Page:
By: Preston Radtke, CSP Mentor
The College Success Program is highlighting how the pandemic is affecting individuals in our blind and low vision communities. CSP Mentor, Preston Radtke, shared the following thoughts.
March 13, 2020, a seemingly meaningless lamppost on a calendar full of the normal highs and lows of life. However, as everyone knows, that was the day that everything truly changed. School closings, canceled concerts, restricted travel...and that was just the beginning. The coronavirus era has brought forth a whole host of unforeseen alterations to all aspects of working and living. In a way, coronavirus's most impressive feat is that it's one of the only occurrences on Earth that has affected the everyday lives of all of its residents.
I am not unique; I too have realized some dramatic shifts in lifestyle. For instance, the biggest change is in my work situation: I work at a major university, and before March 13, I took part in the standard wake up, commute to work, commute home-grind; a grind that I have grown to miss. As of this writing, I haven't been back in the office for seven months. My living room is my office, and my bedroom is my break room. I'm not going to lie; it hasn't been the most pleasant setup. For one, I deeply appreciated the camaraderie of office mates. I miss the lunches and random dashes for ice cream to ease the monotony of a cloudy Tuesday. Sure, we have Zoom meetings and virtual lunches, but it's not the same.
Oddly enough, working from home has actually increased my office's output. I don't know why, but ever since we went virtual, our production has almost tripled. I initially thought that working from home would make everyone stagnate and make an already stressful situation worse; but I wonder if the change in locale has been beneficial for my coworkers. It makes sense if you think about it, working on your home turf; not having to deal with the petulant, annoying office mates that are standard in many businesses. Our output has been so noteworthy that the department is seriously considering making our positions permanently hybrid once things get back to "normal." That's to say, a few days at the office and a few days at home each week for my team.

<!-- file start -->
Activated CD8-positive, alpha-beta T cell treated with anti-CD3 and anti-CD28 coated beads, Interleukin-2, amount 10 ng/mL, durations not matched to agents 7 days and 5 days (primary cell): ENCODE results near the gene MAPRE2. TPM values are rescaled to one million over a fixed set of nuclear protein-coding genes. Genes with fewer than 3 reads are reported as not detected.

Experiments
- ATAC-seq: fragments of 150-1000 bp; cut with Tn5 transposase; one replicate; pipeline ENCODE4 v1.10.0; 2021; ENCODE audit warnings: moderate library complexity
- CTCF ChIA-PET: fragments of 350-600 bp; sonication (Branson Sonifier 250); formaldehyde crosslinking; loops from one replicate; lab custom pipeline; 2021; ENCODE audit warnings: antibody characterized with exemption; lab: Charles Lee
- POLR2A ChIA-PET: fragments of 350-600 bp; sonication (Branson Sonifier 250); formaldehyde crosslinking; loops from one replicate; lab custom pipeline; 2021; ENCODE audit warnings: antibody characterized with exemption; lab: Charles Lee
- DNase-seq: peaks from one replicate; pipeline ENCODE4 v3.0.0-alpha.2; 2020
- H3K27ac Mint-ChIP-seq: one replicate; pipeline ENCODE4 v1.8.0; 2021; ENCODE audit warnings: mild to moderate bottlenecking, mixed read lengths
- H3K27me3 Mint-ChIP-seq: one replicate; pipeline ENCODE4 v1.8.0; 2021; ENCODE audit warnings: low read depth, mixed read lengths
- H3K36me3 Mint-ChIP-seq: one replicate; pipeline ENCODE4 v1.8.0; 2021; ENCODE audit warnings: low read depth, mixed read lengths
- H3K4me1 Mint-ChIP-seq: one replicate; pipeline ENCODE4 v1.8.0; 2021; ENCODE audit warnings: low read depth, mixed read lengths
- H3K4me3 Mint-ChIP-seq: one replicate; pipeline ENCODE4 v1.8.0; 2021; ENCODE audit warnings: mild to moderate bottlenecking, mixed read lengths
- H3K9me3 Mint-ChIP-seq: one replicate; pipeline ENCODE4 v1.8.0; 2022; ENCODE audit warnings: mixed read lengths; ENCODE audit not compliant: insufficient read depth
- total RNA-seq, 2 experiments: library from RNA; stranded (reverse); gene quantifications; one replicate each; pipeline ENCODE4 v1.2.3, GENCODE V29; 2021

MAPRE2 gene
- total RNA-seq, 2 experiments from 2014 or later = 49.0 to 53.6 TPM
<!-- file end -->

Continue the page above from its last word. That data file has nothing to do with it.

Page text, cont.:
Living and working with a guide dog has raised some new challenges in the COVID era. Many of my trips with my guide, Burton, were very destination-based such as going to restaurants, shopping, etc. Now, since the majority of those have been closed, many of my trips consist of long geographic loops around my town and slightly aimless wandering and exploring. Aimless wandering and retreading the same route can only be so exhilarating for dogs and because of this I've had to be aware of Burton's interest level to make sure he's not bored. Sometimes a bored dog leads to a complacent dog, which could lead to behavioral or work-related errors down the line.
I'm very fortunate that so far coronavirus hasn't impacted anyone I know directly except for a family friend who has recovered. However, my father is the perfect candidate for infection, as he is older and immune-compromised. Also, my father had a third relapse of pancreatic cancer this summer, an occurrence which was made all the more stressful in the COVID era. Frequent trips to the hospital and family members not being allowed to visit him for extended stays made an already depressing situation even worse. Fortunately, the treatment he undertook a few weeks ago seems to have shrunk or killed the majority of the cancerous cells in his pancreas so hopefully (knocking loudly on wood) he is in the clear.
I really miss concerts, I must say. The prospect of taking a train in to New York or Philly, getting dinner somewhere and seeing one of my favorite bands is something I'd really taken for granted. If I'm being honest though, even if we do get a vaccine or a declaration of "normalcy", it's going to be a long time until I go to another concert or run around carefree in a tightly packed metropolis.
As a teacher, I deeply miss my interactions with my students. I prided myself on building an informal, yet informational classroom experience. Sadly, the human social experience and virtual meetings have yet to create equivalent interactive scenarios.
If I had any long-lasting advice, I would say take up a hobby. Immersing yourself in a hobby or pastime is always beneficial, but in these times of forced isolation and social exodus it's even more so. I'm not saying write the next American novel (but please give it a shot if you like), it could be something as simple as binging a podcast or TV show; or learning an ew instrument. Keeping yourself busy will stave off boredom and increase your overall health and well-being.
It's also really important to lean on your support system. Whether it's friends, family members, or your Learning Ally family, utilize your circle to make sure you don't further exacerbate the cycle of isolation. Remember, everyone is going through this, so if you're feeling lonely and left out, odds are your friends are as well. Reaching out and communicating with them could be beneficial for everyone.